Mental Evaluation for Social Security Disability and SSI
When you might be sent to a Social Security mental exam and how you will be evaluated.
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Social Security disability examiners are obligated to address any allegations or indications of mental health problems contained within your disability file (your application and related forms and your medical records). If there isn't sufficient information about your mental state in your medical record, Social Security will send you to an independent doctor for a mental consultative exam.
Why Are Social Security Exams Required?
Consultative exams are usually ordered because there is no recent medical information in a patient's file. Both Social Security disability (SSD) and Supplemental Security Income (SSI) programs require that recent medical information for the applicant be on file before a disability decision can be rendered.
Quite often, disability applicants will list ongoing mental symptoms such as depression, anxiety, memory loss, or insomnia on their application, but either have not received medical treatment for their mental condition within the past 60 days or have never received any medical treatment for their mental condition. Either way, without a recent medical evaluation to tell Social Security about your current mental state, disability examiners cannot close your case (deny you benefits), so they will schedule you for a psychological consultative exam to get some up-to-date information about your mental condition.
Social Security may require you to attend a mental exam even if you have recently seen your psychiatrist or psychologist. It just depends on a particular case -- that is, what information your disability examiner believes should be obtained. Some disability examiners (or their unit supervisors) just prefer to have the input of a consulting doctor before making a decision.
If you did not allege a mental impairment, Social Security may have obtained information from another source that you may have a mental impairment of some kind. Social Security may also have found the mention of depression or some other mental impairment in your medical records. Sometimes, this information is contained in questionnaires they send to you and your third party contact (the person you named on your disability application).
Lastly, if you apply for disability for a physical medical condition, such as joint problems, but the doctor can't find physical evidence to support your claim, you may be sent for mental testing.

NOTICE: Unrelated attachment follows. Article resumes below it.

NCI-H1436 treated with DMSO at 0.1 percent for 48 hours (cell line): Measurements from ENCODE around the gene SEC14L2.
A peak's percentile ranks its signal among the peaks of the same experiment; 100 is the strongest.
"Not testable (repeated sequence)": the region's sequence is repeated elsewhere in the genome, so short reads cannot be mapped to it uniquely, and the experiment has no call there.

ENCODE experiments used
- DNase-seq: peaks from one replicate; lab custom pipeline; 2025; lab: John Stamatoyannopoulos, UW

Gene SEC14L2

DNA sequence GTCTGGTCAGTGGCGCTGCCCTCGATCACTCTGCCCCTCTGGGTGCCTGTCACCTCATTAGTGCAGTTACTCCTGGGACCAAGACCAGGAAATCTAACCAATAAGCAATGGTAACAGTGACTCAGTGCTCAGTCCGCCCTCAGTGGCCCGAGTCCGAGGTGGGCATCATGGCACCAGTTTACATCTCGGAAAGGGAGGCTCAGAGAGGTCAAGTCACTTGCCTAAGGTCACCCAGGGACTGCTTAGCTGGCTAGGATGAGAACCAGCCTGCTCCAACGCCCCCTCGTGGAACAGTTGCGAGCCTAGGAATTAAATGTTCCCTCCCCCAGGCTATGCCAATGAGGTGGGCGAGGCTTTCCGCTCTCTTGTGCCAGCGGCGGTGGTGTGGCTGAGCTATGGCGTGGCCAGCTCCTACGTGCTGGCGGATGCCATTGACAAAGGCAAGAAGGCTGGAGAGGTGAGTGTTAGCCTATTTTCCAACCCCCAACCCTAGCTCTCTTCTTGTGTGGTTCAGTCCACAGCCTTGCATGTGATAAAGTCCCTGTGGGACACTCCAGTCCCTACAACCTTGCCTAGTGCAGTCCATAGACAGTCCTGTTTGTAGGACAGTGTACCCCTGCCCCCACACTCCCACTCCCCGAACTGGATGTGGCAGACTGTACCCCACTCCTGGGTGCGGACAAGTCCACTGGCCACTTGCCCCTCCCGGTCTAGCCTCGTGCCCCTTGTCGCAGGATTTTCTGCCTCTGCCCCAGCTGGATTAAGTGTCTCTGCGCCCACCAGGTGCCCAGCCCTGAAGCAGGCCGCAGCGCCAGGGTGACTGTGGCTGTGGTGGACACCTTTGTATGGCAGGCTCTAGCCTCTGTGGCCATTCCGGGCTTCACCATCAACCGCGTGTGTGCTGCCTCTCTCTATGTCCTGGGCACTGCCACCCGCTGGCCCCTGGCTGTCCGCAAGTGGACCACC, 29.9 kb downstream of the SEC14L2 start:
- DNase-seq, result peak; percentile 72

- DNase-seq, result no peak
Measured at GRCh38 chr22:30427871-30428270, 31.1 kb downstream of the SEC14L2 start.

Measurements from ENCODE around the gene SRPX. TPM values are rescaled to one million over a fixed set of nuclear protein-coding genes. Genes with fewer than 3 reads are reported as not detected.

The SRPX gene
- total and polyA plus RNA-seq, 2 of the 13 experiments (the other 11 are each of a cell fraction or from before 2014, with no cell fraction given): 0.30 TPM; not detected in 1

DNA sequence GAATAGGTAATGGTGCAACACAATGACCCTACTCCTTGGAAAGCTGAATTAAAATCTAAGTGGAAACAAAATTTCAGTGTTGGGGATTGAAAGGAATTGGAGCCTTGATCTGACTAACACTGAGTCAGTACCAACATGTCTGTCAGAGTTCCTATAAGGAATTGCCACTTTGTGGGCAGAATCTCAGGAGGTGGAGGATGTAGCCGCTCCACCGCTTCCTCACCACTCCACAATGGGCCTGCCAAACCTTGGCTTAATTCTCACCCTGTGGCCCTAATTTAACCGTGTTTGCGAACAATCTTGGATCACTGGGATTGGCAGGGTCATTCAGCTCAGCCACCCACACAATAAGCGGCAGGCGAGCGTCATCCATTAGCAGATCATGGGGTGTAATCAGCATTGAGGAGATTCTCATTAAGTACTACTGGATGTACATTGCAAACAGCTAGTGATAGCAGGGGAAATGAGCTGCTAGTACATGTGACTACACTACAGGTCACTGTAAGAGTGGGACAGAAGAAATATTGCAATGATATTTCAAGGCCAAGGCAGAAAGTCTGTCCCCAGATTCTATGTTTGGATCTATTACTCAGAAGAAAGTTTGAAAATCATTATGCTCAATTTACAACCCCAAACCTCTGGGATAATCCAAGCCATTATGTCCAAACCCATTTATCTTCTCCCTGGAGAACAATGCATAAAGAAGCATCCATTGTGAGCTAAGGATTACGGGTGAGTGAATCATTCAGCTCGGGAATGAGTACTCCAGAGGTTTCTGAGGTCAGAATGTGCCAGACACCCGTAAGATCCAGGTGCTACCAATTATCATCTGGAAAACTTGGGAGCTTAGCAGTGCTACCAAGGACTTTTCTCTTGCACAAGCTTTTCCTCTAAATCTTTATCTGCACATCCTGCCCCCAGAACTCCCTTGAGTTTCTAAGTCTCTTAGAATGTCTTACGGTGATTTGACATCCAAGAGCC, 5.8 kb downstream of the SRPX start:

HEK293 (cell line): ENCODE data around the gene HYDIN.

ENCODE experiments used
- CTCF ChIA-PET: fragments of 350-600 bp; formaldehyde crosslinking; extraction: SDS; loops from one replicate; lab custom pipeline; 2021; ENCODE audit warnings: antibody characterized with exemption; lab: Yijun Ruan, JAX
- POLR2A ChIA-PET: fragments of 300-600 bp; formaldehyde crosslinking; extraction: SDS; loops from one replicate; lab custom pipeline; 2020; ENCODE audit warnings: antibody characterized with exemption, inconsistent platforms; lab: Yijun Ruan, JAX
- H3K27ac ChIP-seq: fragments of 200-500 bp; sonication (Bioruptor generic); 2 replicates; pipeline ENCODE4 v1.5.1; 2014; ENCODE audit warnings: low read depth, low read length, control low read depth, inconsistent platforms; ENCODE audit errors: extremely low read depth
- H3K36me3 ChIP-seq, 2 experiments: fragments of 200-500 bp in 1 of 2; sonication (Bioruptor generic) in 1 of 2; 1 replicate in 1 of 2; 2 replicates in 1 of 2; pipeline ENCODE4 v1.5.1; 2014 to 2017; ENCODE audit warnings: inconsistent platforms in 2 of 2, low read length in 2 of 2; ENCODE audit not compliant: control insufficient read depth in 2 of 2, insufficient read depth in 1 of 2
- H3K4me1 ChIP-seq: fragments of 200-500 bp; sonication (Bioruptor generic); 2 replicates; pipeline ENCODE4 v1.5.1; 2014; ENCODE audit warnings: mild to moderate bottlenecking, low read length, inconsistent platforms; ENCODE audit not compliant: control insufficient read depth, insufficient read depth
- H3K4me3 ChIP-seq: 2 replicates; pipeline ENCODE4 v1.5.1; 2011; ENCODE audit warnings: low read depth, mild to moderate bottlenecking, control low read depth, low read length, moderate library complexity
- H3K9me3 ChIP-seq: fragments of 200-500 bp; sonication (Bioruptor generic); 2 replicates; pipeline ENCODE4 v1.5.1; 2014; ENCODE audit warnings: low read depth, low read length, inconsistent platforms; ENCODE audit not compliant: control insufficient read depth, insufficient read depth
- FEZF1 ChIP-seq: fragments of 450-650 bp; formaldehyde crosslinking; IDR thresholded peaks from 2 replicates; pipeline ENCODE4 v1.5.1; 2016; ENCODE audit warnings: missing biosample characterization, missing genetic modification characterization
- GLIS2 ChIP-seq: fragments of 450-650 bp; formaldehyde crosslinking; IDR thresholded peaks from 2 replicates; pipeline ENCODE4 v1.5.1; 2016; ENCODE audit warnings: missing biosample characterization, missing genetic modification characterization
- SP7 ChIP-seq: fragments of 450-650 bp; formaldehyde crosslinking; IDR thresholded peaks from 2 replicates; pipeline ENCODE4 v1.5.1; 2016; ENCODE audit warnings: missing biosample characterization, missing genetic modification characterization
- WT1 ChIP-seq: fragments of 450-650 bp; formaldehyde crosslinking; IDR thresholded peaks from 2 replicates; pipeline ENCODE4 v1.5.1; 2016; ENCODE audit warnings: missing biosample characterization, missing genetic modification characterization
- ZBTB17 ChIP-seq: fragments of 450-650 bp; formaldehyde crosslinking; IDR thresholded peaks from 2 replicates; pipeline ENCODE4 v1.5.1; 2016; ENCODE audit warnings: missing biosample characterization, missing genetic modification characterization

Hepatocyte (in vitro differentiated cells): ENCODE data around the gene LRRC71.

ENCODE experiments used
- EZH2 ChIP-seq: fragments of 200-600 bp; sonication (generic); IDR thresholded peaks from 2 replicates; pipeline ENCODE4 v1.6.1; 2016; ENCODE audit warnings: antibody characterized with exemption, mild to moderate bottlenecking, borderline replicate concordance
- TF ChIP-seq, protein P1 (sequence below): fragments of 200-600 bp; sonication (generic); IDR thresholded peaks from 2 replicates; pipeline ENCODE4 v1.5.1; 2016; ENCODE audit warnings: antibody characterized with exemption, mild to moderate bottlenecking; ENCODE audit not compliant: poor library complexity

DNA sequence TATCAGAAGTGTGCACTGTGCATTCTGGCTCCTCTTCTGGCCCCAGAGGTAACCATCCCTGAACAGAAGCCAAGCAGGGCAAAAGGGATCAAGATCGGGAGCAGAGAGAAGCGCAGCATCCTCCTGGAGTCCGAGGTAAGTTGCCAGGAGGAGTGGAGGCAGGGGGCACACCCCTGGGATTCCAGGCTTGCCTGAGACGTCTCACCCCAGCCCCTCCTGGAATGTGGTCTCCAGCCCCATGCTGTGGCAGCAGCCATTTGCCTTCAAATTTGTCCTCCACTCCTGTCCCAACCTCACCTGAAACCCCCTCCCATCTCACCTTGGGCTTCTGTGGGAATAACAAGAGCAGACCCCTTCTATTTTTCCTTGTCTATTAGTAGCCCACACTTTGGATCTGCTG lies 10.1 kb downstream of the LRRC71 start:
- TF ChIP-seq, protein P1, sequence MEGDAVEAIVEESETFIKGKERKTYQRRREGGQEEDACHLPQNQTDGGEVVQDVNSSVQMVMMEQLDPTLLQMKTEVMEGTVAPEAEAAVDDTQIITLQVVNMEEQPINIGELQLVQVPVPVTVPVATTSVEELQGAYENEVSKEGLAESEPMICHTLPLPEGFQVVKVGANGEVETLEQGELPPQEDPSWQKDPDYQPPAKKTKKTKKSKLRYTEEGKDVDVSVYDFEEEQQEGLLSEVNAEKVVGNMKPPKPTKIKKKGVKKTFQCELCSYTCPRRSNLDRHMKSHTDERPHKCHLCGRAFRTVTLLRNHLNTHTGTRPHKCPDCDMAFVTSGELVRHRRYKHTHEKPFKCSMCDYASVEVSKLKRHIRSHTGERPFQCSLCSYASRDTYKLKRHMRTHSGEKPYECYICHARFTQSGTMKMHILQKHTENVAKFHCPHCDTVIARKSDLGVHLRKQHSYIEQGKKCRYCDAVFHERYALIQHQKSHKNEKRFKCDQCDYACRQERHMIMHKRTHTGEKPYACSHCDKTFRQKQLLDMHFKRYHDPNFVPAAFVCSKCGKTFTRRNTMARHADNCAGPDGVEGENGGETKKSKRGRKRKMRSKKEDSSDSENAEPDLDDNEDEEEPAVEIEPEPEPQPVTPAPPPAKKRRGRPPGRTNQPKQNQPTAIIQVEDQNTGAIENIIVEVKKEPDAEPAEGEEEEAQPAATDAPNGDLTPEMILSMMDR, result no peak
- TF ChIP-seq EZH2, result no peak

What Happens at the Mental Exam?
Consultative examinations are a one-time visit with a psychologist or psychiatrist, paid by Social Security to perform an examination that contains the fundamentals of a standard mental evaluation. Generally, claims examiners use one of three mental evaluations to address potential mental health issues. If you have alleged learning disabilities, the inability to read or write, a decline in mental functioning due to stroke, organic brain disorders, or accident, or you suffer from mental retardation, you may be sent to a psychological consultative examination that may involve intelligence quotient (IQ) testing and/or memory testing.
If you have alleged that you have a personality or mood disorder such as bipolar disorder, or schizophrenia, most likely you will be sent to a psychiatric evaluation.
If there is an indication that you may have a situational problem with depression, anxiety, or panic attacks, you may just be sent to a mental status examination. This examination is to evaluate your current mental condition.
After a Mental Exam
The physician or psychologist who performs a mental examination for disability is required to send a written report to your state Disability Determination Services (DDS) agency (where Social Security disability decisions are made) within 10 days, so that the disability examiner has a medical opinion of your current state of health on file before making a decision.
The report will contain an opinion about your ability to remember and understand instructions, your ability to deal with supervisors and coworkers, and your ability to deal with the stresses of work, and more.
Unlike CEs for physical conditions, mental CEs are more than mere formalities, as disability examiners tend to strongly consider evidence gained from a mental consultative examination when deciding a claim for disability.
Learn about the qualifications for disability for various mental conditions.